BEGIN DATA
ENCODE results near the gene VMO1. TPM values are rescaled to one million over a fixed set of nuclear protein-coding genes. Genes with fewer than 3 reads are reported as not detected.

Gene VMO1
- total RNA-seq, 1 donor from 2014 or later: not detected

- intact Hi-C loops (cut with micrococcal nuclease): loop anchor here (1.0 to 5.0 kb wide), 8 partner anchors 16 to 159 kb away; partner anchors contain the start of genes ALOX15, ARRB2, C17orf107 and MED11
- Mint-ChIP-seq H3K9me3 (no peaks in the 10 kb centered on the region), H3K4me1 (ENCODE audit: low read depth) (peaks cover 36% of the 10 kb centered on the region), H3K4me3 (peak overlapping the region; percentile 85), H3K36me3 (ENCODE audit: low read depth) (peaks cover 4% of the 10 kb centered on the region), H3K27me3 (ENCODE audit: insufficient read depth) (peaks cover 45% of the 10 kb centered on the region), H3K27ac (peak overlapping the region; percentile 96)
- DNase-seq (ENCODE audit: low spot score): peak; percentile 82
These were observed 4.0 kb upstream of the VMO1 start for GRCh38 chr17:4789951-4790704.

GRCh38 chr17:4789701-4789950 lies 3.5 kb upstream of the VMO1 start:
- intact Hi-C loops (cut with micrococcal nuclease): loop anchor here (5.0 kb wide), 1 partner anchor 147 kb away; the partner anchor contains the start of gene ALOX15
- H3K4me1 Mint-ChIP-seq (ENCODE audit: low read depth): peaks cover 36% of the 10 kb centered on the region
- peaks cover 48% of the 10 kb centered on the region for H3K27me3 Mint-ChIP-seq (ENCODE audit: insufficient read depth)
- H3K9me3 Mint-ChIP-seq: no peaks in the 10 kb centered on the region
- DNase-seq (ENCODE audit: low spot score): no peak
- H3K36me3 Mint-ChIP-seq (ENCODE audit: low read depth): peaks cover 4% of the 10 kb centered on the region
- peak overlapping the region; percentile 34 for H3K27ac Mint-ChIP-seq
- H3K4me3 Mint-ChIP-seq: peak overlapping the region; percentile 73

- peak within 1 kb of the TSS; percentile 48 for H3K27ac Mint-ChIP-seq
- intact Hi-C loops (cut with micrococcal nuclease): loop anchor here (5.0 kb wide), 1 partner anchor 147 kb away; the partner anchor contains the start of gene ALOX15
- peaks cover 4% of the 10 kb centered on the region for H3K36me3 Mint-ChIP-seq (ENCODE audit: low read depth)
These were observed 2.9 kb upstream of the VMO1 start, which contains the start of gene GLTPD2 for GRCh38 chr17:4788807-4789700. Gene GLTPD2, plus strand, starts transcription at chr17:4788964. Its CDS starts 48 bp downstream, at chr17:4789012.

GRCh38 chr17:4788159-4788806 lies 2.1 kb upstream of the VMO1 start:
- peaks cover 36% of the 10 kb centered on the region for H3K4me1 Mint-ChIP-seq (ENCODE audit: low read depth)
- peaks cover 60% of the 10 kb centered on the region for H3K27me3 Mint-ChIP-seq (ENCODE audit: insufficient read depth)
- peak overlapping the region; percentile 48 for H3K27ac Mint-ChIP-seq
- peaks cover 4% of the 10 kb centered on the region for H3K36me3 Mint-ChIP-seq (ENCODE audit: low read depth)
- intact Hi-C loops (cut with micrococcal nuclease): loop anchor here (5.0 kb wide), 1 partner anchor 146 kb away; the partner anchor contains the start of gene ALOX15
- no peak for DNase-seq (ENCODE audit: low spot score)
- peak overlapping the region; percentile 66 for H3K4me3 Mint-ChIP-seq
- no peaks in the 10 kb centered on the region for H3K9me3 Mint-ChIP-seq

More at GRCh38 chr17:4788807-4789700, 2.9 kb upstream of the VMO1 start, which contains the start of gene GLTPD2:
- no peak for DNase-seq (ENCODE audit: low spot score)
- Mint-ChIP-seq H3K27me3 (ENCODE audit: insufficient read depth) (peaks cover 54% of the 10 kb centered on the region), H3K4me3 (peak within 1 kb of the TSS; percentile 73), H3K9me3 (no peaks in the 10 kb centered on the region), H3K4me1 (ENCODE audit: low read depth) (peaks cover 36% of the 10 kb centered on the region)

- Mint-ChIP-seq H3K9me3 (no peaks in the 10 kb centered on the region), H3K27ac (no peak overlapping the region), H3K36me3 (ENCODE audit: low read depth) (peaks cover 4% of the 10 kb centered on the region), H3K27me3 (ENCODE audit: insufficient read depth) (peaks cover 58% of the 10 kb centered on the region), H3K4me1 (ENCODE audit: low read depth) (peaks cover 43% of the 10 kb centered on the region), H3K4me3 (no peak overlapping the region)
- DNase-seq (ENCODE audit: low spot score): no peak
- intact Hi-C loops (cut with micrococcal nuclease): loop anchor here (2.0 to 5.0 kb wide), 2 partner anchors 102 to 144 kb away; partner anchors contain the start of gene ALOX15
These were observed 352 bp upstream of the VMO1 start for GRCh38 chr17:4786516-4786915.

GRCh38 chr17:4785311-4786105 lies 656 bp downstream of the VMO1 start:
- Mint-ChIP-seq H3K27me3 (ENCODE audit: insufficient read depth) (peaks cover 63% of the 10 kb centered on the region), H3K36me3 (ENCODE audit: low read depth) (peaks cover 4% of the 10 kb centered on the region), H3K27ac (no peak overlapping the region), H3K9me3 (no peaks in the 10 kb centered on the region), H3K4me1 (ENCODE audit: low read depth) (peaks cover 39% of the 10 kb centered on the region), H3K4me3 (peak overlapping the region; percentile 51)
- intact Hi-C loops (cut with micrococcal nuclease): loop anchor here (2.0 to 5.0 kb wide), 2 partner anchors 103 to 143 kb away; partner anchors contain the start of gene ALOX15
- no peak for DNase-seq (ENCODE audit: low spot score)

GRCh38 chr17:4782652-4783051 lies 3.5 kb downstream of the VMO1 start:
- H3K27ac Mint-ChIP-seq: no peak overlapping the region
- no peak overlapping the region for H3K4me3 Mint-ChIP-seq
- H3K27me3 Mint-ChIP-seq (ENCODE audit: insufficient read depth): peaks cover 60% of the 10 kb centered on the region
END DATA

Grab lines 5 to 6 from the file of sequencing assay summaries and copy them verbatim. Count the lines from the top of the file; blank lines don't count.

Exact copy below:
- Mint-ChIP-seq H3K9me3 (no peaks in the 10 kb centered on the region), H3K4me1 (ENCODE audit: low read depth) (peaks cover 36% of the 10 kb centered on the region), H3K4me3 (peak overlapping the region; percentile 85), H3K36me3 (ENCODE audit: low read depth) (peaks cover 4% of the 10 kb centered on the region), H3K27me3 (ENCODE audit: insufficient read depth) (peaks cover 45% of the 10 kb centered on the region), H3K27ac (peak overlapping the region; percentile 96)
- DNase-seq (ENCODE audit: low spot score): peak; percentile 82